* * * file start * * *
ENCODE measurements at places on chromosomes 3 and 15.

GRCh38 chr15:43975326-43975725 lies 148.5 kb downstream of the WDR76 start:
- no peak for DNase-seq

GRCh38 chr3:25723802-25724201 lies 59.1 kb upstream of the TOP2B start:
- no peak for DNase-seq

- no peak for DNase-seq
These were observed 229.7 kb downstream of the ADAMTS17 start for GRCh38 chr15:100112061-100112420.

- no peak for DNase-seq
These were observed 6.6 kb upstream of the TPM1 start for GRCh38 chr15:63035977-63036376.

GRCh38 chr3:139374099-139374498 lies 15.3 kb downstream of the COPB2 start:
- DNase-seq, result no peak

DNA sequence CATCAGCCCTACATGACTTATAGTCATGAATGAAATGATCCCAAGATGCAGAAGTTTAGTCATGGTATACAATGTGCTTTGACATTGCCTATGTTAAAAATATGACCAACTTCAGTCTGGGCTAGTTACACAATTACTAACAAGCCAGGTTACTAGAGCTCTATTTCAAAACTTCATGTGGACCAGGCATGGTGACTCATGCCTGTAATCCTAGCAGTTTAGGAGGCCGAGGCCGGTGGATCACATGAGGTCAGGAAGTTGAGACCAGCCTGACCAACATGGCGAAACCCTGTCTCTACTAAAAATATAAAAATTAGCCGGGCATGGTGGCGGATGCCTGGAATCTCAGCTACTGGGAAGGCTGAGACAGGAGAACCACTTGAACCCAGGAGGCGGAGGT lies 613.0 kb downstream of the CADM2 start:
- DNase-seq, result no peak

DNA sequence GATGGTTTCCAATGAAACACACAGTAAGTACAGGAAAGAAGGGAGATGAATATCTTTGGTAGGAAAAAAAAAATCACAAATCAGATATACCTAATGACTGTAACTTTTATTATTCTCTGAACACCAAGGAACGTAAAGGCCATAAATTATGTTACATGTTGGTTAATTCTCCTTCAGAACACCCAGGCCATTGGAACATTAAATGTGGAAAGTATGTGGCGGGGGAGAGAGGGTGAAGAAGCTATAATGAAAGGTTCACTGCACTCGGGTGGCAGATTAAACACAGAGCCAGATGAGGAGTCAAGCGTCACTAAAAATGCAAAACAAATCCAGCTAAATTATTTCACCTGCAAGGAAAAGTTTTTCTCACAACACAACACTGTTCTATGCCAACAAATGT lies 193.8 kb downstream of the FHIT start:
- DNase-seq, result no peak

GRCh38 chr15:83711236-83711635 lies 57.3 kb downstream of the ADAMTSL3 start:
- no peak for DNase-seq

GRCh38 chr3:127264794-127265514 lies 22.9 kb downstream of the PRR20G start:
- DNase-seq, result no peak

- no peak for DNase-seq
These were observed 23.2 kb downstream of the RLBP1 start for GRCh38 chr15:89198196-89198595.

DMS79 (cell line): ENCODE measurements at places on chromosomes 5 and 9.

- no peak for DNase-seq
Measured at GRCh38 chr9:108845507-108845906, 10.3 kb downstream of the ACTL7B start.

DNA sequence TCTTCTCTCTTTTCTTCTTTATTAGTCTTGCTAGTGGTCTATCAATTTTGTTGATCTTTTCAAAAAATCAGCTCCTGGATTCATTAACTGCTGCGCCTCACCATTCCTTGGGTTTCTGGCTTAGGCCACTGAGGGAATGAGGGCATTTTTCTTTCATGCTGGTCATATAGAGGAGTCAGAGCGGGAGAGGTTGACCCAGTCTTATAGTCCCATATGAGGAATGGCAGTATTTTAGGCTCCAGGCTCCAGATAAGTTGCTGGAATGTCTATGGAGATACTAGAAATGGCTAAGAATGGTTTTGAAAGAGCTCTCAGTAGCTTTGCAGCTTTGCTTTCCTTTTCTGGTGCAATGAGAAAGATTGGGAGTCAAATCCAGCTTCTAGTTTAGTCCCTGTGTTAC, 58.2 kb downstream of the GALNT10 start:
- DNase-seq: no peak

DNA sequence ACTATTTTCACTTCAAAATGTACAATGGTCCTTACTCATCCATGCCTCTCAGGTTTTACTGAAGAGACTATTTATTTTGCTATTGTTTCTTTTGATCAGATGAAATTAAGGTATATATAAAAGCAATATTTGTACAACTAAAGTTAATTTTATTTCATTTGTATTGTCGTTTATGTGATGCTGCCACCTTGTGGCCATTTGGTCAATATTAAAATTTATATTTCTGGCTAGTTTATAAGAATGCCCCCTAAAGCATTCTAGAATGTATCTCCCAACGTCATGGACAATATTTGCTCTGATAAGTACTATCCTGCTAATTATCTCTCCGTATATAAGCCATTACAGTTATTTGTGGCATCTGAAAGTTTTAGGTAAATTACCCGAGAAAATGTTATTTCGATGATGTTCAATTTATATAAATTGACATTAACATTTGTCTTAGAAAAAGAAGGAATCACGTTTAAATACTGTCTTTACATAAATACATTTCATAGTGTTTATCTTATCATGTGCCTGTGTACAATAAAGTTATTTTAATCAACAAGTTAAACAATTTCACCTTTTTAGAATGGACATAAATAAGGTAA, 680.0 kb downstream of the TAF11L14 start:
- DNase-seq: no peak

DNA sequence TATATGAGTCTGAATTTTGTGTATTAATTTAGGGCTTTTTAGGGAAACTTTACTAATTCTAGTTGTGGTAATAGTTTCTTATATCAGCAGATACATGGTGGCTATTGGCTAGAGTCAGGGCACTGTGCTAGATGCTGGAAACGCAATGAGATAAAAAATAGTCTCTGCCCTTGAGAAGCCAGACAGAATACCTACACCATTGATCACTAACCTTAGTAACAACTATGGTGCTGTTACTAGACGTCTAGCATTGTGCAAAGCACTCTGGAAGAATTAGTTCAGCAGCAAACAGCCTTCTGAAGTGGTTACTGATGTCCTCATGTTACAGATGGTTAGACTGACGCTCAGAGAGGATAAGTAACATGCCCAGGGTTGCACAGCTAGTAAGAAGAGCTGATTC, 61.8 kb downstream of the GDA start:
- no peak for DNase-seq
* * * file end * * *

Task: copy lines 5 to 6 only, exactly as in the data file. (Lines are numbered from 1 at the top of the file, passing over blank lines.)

- no peak for DNase-seq

- no peak for DNase-seq